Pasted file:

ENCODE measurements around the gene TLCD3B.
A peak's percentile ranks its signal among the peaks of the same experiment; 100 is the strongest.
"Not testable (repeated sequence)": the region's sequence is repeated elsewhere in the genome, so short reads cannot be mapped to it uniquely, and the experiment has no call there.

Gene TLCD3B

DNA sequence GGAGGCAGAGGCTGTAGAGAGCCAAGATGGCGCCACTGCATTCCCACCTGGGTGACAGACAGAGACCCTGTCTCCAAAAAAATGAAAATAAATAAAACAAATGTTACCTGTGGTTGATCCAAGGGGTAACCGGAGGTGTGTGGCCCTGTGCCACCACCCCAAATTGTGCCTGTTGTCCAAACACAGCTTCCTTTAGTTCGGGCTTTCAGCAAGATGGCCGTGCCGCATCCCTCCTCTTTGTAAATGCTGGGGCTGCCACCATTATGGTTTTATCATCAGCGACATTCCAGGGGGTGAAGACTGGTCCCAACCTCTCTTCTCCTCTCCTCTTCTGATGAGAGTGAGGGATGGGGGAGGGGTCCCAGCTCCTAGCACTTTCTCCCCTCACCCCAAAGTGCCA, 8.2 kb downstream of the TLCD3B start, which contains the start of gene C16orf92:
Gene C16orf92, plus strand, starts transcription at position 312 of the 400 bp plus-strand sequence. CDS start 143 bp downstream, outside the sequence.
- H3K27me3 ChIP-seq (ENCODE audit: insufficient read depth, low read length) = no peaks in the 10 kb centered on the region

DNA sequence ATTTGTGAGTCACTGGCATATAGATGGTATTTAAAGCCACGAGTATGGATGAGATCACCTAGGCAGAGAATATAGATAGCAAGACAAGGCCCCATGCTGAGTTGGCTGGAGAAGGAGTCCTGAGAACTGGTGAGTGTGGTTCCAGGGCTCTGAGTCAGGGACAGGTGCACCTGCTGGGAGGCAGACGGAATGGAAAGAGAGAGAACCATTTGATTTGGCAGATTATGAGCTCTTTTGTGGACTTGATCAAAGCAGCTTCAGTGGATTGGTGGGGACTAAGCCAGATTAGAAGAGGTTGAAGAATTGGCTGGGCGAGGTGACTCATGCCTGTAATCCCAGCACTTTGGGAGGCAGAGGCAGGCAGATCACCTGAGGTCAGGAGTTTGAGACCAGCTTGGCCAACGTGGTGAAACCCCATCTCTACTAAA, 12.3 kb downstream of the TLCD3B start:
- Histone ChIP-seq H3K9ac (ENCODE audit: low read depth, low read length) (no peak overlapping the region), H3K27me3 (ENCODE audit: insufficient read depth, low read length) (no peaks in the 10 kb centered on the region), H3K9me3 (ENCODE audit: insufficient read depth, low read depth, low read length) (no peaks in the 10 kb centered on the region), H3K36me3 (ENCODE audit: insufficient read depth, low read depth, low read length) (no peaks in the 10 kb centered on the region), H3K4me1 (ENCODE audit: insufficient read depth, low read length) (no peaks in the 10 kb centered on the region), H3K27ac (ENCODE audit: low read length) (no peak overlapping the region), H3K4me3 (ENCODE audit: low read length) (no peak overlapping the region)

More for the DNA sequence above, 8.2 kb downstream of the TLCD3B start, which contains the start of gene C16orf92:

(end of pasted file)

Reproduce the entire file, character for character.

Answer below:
ENCODE measurements around the gene TLCD3B.
A peak's percentile ranks its signal among the peaks of the same experiment; 100 is the strongest.
"Not testable (repeated sequence)": the region's sequence is repeated elsewhere in the genome, so short reads cannot be mapped to it uniquely, and the experiment has no call there.

Gene TLCD3B

DNA sequence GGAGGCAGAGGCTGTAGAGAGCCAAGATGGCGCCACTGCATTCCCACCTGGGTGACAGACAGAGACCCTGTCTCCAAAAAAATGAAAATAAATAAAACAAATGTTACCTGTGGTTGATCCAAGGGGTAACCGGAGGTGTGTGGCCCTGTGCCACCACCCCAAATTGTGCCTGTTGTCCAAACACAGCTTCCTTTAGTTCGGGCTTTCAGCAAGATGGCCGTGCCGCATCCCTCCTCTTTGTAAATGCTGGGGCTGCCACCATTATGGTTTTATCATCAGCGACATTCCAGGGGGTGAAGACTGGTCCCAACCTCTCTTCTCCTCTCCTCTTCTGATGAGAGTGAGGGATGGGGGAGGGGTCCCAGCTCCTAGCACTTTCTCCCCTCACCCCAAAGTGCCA, 8.2 kb downstream of the TLCD3B start, which contains the start of gene C16orf92:
Gene C16orf92, plus strand, starts transcription at position 312 of the 400 bp plus-strand sequence. CDS start 143 bp downstream, outside the sequence.
- H3K27me3 ChIP-seq (ENCODE audit: insufficient read depth, low read length) = no peaks in the 10 kb centered on the region

DNA sequence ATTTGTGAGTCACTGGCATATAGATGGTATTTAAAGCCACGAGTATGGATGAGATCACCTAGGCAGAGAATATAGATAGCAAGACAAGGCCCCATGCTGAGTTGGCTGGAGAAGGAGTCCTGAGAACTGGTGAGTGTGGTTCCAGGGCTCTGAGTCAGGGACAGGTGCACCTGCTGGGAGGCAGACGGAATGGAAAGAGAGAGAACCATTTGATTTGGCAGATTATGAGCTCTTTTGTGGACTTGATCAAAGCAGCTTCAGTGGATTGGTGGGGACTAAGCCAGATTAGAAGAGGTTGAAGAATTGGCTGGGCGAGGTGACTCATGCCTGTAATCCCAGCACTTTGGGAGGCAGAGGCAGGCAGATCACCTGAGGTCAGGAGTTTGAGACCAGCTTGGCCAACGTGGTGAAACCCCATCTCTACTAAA, 12.3 kb downstream of the TLCD3B start:
- Histone ChIP-seq H3K9ac (ENCODE audit: low read depth, low read length) (no peak overlapping the region), H3K27me3 (ENCODE audit: insufficient read depth, low read length) (no peaks in the 10 kb centered on the region), H3K9me3 (ENCODE audit: insufficient read depth, low read depth, low read length) (no peaks in the 10 kb centered on the region), H3K36me3 (ENCODE audit: insufficient read depth, low read depth, low read length) (no peaks in the 10 kb centered on the region), H3K4me1 (ENCODE audit: insufficient read depth, low read length) (no peaks in the 10 kb centered on the region), H3K27ac (ENCODE audit: low read length) (no peak overlapping the region), H3K4me3 (ENCODE audit: low read length) (no peak overlapping the region)

More for the DNA sequence above, 8.2 kb downstream of the TLCD3B start, which contains the start of gene C16orf92: